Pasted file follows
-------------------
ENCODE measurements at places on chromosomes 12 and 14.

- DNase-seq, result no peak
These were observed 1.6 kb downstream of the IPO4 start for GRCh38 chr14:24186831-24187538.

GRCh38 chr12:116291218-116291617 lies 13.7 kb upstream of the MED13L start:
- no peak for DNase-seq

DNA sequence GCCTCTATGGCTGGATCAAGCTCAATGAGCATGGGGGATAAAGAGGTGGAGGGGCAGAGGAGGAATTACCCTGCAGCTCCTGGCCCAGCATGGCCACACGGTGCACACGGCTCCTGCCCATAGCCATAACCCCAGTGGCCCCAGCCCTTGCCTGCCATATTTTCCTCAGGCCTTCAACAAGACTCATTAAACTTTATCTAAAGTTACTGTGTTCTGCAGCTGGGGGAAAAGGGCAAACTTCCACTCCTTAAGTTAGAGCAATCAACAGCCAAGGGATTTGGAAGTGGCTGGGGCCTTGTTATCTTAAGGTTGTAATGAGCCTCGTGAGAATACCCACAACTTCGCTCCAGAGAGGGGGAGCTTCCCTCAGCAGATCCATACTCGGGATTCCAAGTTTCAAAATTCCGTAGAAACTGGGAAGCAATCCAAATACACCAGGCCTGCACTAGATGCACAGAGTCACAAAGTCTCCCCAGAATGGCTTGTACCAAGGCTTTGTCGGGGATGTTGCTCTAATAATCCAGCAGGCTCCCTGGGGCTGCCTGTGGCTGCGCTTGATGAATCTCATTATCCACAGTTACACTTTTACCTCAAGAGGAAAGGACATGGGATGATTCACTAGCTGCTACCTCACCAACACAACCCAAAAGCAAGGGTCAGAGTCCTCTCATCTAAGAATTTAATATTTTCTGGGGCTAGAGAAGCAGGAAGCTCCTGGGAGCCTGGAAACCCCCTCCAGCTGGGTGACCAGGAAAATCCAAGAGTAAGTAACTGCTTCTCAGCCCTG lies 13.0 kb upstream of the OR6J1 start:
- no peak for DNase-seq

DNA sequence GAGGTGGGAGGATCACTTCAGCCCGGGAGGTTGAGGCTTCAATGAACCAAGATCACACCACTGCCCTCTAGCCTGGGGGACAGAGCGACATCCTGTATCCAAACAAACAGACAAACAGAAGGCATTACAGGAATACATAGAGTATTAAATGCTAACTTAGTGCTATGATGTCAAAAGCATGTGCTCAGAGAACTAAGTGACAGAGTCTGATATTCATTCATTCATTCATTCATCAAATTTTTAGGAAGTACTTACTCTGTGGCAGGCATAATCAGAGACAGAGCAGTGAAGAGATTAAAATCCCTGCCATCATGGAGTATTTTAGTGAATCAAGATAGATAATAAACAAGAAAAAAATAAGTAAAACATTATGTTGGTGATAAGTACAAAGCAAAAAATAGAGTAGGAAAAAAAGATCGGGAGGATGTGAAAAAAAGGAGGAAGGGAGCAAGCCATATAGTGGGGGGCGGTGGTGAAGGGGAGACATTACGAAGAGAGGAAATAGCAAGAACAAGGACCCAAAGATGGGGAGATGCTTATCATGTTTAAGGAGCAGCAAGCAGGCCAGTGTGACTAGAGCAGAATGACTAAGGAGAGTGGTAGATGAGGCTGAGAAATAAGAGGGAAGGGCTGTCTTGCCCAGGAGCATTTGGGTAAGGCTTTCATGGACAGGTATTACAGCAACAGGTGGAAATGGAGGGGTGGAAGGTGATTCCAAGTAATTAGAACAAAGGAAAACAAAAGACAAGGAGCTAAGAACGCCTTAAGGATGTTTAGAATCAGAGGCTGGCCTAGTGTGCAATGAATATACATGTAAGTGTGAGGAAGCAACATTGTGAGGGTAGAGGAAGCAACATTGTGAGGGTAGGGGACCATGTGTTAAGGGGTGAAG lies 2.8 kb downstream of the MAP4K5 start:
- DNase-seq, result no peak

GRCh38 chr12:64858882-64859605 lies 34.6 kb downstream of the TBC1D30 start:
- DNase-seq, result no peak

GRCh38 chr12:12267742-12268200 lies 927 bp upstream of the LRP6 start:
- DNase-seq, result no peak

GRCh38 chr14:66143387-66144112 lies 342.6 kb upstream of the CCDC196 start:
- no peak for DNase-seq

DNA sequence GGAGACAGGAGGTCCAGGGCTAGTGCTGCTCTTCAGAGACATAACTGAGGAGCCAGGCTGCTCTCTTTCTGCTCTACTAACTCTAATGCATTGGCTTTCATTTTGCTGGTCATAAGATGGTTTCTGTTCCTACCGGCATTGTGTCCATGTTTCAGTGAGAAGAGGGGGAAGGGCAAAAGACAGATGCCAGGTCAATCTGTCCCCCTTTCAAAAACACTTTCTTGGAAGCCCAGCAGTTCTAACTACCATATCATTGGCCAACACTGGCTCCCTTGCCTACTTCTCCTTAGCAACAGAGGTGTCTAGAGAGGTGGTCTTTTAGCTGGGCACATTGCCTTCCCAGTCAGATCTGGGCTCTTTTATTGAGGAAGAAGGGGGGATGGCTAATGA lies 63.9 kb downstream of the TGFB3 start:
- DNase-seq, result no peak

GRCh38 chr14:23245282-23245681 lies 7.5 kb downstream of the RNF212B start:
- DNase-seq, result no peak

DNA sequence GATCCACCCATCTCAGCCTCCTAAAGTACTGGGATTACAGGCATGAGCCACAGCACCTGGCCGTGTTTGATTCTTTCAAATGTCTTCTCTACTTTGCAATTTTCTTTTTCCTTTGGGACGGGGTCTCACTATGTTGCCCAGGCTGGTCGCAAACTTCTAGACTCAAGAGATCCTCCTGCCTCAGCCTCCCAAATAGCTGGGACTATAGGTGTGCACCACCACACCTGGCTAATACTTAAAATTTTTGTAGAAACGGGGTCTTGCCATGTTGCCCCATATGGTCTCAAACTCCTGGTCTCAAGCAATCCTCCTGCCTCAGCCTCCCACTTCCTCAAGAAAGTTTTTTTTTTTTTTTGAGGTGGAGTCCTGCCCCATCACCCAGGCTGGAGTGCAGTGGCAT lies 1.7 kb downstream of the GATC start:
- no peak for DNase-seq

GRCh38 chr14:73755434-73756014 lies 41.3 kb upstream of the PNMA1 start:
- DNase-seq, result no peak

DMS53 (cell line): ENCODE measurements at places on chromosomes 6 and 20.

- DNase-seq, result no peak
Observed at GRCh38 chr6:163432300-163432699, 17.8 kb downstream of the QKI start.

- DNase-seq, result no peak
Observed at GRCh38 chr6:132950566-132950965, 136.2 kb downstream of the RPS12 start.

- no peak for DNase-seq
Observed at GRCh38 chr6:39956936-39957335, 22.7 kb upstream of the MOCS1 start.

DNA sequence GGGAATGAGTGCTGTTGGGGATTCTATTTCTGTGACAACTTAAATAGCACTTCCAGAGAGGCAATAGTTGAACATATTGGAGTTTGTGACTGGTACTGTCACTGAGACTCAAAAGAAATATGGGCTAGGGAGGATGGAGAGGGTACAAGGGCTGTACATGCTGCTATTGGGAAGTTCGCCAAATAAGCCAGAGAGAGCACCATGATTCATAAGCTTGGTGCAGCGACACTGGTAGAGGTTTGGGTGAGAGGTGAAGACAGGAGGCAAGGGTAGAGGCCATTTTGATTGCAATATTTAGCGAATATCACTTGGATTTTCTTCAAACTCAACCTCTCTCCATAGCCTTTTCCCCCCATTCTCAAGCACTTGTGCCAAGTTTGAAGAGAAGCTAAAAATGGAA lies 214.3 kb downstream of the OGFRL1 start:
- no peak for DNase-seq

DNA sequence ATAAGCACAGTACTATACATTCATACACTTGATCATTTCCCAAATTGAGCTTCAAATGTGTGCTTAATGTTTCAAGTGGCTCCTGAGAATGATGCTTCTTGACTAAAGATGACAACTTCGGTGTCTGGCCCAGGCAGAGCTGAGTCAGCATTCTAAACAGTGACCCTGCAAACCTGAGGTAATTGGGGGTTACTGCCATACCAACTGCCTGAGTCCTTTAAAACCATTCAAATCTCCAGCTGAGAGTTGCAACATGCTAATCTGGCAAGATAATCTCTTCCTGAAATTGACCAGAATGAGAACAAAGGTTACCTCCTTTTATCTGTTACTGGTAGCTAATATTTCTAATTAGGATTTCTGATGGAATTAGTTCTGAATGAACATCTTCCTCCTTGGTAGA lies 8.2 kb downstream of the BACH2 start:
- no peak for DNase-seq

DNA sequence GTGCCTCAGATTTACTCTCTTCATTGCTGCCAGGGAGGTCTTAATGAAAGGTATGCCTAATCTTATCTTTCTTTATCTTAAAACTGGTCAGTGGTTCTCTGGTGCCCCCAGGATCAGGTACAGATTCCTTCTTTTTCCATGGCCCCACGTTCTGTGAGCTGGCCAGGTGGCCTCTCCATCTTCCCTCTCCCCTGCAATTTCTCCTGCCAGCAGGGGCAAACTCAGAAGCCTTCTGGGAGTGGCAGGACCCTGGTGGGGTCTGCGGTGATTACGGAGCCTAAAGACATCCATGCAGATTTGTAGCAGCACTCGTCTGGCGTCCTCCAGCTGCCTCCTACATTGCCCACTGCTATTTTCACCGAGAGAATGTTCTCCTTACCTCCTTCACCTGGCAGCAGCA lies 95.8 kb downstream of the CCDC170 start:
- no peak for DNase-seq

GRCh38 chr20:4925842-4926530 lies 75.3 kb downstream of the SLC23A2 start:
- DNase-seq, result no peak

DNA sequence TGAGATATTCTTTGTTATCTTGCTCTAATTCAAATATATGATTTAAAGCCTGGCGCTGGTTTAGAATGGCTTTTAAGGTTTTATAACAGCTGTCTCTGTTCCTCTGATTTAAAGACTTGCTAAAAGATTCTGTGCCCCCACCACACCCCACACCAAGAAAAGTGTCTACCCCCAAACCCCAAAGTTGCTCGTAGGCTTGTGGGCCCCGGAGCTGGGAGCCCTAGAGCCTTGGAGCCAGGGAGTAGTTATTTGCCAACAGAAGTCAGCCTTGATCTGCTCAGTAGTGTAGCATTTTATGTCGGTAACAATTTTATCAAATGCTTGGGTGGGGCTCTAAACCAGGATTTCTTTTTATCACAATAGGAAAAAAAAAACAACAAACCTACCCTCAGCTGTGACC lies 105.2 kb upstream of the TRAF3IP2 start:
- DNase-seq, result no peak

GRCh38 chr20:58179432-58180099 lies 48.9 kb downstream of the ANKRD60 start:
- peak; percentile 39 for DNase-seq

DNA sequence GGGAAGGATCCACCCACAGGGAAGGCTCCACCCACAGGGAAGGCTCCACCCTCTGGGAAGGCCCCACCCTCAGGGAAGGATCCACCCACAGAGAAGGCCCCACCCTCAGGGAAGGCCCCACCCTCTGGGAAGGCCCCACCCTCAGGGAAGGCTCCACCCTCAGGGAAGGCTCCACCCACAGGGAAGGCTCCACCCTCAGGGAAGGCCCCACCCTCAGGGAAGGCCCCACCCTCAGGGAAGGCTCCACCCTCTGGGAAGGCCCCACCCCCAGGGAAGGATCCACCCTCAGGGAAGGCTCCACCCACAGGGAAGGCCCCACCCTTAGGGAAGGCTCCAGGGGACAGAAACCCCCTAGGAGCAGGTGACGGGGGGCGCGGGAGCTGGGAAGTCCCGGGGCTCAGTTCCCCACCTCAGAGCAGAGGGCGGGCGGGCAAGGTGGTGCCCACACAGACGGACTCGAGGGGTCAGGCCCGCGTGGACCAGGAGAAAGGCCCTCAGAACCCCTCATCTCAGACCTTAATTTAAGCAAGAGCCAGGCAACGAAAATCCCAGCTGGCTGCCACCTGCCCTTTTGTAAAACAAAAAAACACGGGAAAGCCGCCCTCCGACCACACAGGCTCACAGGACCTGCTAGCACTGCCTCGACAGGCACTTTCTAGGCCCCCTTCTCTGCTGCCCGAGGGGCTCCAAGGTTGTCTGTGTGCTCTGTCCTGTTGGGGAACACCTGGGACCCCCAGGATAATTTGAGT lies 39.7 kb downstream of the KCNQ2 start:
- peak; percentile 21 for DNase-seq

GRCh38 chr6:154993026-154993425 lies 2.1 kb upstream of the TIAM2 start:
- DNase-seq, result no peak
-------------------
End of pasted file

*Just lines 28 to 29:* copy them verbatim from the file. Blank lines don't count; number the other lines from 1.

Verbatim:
Observed at GRCh38 chr6:132950566-132950965, 136.2 kb downstream of the RPS12 start.

- no peak for DNase-seq